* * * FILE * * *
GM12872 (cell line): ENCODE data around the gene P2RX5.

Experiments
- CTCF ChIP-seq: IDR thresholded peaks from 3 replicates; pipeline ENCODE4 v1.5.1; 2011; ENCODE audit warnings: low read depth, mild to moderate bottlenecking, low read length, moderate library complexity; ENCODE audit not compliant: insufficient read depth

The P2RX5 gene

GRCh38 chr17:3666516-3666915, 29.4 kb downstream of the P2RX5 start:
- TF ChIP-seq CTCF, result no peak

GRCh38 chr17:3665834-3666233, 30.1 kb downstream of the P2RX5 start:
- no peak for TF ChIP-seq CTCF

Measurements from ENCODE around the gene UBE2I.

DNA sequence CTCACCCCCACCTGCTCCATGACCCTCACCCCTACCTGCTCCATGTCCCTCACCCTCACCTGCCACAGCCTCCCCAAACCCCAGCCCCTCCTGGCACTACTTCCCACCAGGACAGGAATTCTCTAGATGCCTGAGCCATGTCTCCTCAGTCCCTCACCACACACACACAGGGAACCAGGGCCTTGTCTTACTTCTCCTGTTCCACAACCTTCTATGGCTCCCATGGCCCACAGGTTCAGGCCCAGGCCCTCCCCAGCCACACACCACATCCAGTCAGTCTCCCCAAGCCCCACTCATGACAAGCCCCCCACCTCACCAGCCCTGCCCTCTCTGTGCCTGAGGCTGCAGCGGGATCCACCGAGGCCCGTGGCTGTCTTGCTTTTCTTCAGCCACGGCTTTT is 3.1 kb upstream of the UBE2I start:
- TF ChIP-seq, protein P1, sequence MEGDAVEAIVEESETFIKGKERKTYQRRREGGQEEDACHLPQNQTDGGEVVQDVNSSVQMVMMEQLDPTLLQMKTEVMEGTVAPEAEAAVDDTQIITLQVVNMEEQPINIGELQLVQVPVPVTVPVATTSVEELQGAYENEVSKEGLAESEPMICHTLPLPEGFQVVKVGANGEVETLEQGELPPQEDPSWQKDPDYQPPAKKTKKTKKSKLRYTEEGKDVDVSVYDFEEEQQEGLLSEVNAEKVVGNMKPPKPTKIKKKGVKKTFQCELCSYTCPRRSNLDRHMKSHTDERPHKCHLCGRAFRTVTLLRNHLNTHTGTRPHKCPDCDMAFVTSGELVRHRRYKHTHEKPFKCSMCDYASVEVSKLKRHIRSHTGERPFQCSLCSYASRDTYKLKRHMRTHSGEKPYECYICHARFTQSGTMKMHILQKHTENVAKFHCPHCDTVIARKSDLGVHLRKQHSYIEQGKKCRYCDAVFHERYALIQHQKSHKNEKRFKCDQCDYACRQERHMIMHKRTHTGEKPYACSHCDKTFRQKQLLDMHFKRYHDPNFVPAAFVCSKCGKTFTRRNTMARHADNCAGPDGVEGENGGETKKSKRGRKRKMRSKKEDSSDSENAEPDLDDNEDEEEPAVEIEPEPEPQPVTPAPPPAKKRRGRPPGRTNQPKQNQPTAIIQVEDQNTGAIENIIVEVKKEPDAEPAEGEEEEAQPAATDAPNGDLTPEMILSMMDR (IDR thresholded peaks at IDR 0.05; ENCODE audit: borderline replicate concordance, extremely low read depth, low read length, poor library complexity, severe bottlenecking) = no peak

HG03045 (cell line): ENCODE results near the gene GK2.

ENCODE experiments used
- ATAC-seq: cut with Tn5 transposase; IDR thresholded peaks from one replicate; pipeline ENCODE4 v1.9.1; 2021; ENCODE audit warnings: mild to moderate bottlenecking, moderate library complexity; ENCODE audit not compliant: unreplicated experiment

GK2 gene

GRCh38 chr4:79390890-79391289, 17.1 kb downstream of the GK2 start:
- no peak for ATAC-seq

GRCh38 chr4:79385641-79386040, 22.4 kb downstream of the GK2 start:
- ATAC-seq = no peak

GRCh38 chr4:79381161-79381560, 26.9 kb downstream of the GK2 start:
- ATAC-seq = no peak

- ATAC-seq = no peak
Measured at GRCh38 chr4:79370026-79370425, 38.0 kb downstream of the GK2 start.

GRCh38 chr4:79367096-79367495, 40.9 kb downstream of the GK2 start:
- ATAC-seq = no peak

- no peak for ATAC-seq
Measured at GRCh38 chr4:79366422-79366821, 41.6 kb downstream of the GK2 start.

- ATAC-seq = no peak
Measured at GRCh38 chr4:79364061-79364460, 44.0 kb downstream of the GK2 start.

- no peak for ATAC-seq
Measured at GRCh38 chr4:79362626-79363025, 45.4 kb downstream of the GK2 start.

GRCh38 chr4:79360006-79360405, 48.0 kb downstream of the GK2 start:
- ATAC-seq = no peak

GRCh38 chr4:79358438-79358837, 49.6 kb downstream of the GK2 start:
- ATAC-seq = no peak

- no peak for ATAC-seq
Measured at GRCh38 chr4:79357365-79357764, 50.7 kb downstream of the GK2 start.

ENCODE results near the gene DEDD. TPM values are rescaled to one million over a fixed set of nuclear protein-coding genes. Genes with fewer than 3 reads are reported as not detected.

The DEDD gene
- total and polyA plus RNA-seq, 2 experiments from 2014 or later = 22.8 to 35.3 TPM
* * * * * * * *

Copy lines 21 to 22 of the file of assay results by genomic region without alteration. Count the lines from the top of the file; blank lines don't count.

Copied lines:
- ATAC-seq = no peak

- ATAC-seq = no peak